A Path with Heart—Afghanistan, part eight
By Specialist Thomas Bauschke Infantry Medic
Happy New Year from Can’t-tell-ya-where-I-am-istan: where everyone means well, nobody smells bad and the food—is to die for. I just got off guard duty, so I’m celebrating with an MRE (Meal Ready to Eat): Pork Rib, Boneless, Imitation; followed of course by a Macanudo cigar.
We saw fires and heard drum beats into the evening from Kudu, a nearby village, and expected gun fire (in the air) from locals in celebration as well. We weren’t invited to any local festivities, of course, but as it happened, we had to interrupt the mood a little.
About 1930 hours, through our thermal night sights, we spotted a group of nine people making their way up the Kowtgi Ghar (mountain) to our west, carrying packages the size of ammunition or weapon crates on their backs. This particular area is prime real estate for weapons and ammunition smugglers.
A couple of Kiowa Attack Helicopters happened to be in the area, so we called them over. One pilot opened up with his .50-caliber machine gun showering tracer rounds across the mountainside near the “suspects,” but not at the suspects. Our rules of engagement (ROE) prohibit us from firing on anyone unless they fire on us first or we have positive ID (PID) that they are carrying weapons. The star-filled night sky over my head was filled with thunder and red tracer rounds.
The “suspects” split into three groups, then scattered and hid behind rocks, in small caves and fled back into the Kowtgi Village (good luck finding it on any map). The crates were left behind on the trail. The pilot then hit the area with missiles containing white phosphorous. Whoosh! Kaboom! This set an area the size of a football field ablaze on the barren mountainside, burning the packages. I watched all this with a grin on my face. Fourth of July fireworks have lost their charisma forever.
We could see exactly which homes (walled in compounds) the men fled to on the north side of the village through our sights. A platoon of The Afghan National Army (ANA) went into the village and began house-to-house searches. We heard much commotion all through the village. The Afghan National Police (ANP) were involved by this point, and they aren’t exactly gentle in the fulfillment of their duties.
The ANA would climb the mountain in the morning to retrieve the crates, or what turned out to be evidence of the crates. Needless to say, once the village and local farm animals calmed down after the searches were complete, the evening remained quiet. No more celebrations. The dogs were even quiet. Only stubborn donkeys continued their bellowing into the night.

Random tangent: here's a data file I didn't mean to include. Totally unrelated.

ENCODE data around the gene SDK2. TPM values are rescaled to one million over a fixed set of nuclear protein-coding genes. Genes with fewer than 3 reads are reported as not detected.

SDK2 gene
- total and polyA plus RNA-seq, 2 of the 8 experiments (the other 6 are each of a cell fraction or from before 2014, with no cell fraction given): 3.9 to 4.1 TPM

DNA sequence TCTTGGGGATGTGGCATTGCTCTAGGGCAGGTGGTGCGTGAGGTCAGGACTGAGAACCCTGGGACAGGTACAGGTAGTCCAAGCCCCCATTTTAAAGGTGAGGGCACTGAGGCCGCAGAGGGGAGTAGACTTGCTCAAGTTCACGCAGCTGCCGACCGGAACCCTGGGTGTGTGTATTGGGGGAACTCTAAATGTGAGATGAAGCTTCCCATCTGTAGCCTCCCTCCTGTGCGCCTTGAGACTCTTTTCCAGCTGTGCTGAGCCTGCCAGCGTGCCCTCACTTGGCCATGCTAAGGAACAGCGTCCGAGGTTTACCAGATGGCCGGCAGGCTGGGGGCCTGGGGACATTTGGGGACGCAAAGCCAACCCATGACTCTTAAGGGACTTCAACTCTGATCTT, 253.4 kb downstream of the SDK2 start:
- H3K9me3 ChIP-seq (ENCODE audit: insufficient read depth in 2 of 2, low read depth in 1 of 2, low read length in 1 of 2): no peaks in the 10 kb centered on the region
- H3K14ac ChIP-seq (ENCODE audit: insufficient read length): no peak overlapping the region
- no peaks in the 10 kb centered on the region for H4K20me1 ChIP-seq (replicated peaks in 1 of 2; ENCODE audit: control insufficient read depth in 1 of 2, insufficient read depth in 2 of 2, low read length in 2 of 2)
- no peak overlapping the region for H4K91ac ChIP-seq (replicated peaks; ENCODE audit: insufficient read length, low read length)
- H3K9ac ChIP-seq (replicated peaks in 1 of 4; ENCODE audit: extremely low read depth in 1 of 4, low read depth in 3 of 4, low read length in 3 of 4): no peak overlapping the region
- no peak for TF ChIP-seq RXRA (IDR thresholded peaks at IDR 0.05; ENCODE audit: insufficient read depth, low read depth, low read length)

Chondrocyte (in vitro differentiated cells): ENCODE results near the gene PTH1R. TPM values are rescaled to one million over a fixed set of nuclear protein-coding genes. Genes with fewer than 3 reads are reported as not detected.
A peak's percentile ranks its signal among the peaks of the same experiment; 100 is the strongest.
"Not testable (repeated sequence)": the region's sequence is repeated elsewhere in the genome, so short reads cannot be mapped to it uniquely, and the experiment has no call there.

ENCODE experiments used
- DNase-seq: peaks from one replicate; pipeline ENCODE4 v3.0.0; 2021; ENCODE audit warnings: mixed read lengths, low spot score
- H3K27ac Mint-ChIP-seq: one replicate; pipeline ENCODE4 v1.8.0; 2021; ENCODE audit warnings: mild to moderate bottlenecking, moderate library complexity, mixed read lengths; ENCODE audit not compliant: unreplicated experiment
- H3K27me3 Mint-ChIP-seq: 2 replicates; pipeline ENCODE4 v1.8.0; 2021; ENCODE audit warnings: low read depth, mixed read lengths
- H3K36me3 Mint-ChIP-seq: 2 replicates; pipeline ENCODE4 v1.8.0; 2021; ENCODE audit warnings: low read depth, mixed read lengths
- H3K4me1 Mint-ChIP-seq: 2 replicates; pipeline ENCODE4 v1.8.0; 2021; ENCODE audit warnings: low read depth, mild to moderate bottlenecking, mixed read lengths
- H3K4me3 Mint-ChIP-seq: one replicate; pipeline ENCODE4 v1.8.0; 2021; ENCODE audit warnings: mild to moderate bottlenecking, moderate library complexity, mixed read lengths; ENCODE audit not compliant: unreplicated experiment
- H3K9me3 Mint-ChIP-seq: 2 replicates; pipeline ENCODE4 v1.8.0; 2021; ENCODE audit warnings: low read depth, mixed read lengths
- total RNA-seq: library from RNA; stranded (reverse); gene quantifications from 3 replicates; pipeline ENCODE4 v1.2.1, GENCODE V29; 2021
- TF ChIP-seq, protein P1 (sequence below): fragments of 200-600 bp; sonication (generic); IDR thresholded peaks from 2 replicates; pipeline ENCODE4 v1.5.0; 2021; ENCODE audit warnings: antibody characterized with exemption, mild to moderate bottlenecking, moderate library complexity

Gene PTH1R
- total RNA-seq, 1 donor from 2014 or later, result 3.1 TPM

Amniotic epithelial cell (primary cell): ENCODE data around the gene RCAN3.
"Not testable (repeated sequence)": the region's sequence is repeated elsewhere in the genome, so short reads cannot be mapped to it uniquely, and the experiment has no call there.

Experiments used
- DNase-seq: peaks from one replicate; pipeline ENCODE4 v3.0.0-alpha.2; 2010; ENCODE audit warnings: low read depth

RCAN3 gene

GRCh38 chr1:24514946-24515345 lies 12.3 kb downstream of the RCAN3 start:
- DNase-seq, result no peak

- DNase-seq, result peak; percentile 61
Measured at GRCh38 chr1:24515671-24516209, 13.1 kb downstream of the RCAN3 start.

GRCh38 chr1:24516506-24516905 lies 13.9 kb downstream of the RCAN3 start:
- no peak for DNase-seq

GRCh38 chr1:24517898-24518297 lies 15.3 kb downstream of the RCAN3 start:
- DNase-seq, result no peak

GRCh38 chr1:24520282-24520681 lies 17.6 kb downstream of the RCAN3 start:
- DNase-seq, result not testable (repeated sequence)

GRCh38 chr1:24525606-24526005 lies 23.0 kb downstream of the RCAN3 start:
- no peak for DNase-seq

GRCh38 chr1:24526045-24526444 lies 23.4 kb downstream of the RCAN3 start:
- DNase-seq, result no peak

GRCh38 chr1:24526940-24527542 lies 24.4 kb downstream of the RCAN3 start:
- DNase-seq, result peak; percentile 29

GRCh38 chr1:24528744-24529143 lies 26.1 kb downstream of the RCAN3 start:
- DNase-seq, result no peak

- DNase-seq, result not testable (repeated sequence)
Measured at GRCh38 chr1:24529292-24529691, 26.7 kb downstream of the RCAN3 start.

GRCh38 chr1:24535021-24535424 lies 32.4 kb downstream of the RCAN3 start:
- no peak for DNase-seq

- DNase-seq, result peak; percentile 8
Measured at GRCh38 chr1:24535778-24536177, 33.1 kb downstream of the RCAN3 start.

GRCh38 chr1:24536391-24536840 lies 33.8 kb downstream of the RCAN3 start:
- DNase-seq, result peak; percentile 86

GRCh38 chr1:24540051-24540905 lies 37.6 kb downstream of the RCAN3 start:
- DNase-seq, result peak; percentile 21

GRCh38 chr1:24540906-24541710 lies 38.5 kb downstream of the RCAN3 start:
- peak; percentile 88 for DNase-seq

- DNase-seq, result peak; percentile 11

At first light, we set out on foot with the ANA up the mountain and found only charred remains of wood. We called it Operation Morning Wood. Come to find out, this valley is known for its smuggling and had two recent run-ins with the ANP specifically over wood smuggling. A few decades ago, Afghanistan’s mountains were perhaps 33 percent forested. Forage for building materials and firewood have reduced that number to below 2 percent. Since wood is now very scarce in these dry, barren mountains, lumber is commonly smuggled in from nearby Pakistan. Our logic in pursuing any and all smugglers is that the same money and networks that smuggle wood also smuggle opium, marijuana and weapons. So now we are wood police.
This was an odd time to ring in a New Year. Only Vegas could rival it with Christmas in July. Afghans are familiar with multiple calendars. Urban Afghans know the Roman names of the months that we use in the West, probably from British and Russian occupations. Rural village dwellers, however, follow Muslim lunar months, which would seem strange to us as the dates of Muslim holidays are about 12 solar days earlier every year. For instance, The Prophet Mohammed’s birthday was April 21 in 2005; this year, I was told it was celebrated March 10. Some Muslim holidays begin at the first sighting of the moon in a particular phase, which can be hidden behind clouds or sandstorms. Thus, Muslim holidays are often celebrated at different times in different locations, sometimes days apart.
Dates for the solar months, used in the Afghani media, correspond to the signs of the Zodiac. Hence, the Afghan year begins March 21 in Aries (Wray), then Taurus (Ghwayay), Gemini (Ghbargolay), Cancer (Chingâsh), Leo (Zmaray), Virgo (Wazhay), Libra (Tala), Scorpio (Laram), Sagittarius (Lindëy), Capricorn (Marghomay), Aquarius (Salwâgha) and, finally, Pisces (Kab).
Time here in these rural mountain villages is measured differently to be sure. Years of events are described in vague terms. Calendars and clocks are rare (except on ubiquitous cell phones). No one here is in a hurry, dear reader, not even the enemy. If a meeting time is set, including, say with the Provincial Governor, the meeting begins whenever all the parties eventually arrive. Most of the meeting would then involve pleasant conversation and the drinking of excellent Afghan tea (Chai).
Muslims believe that whatever happens is the will of God (Allah). Business and political meetings, or even major national construction projects, begin and eventually end according to the Will of God (Insha Allah). So when I ask the local villager, Ishal (Izzy), who does our laundry, when my uniforms will be done, the response is always the same, “Insha Allah,” with a grin and a shrug—and then we drink Chai and laugh in the spring shade while my uniforms remain contently unwashed.
Next time: Mission No. 40—Vehicle Patrol Base at Karamâr Ghar.
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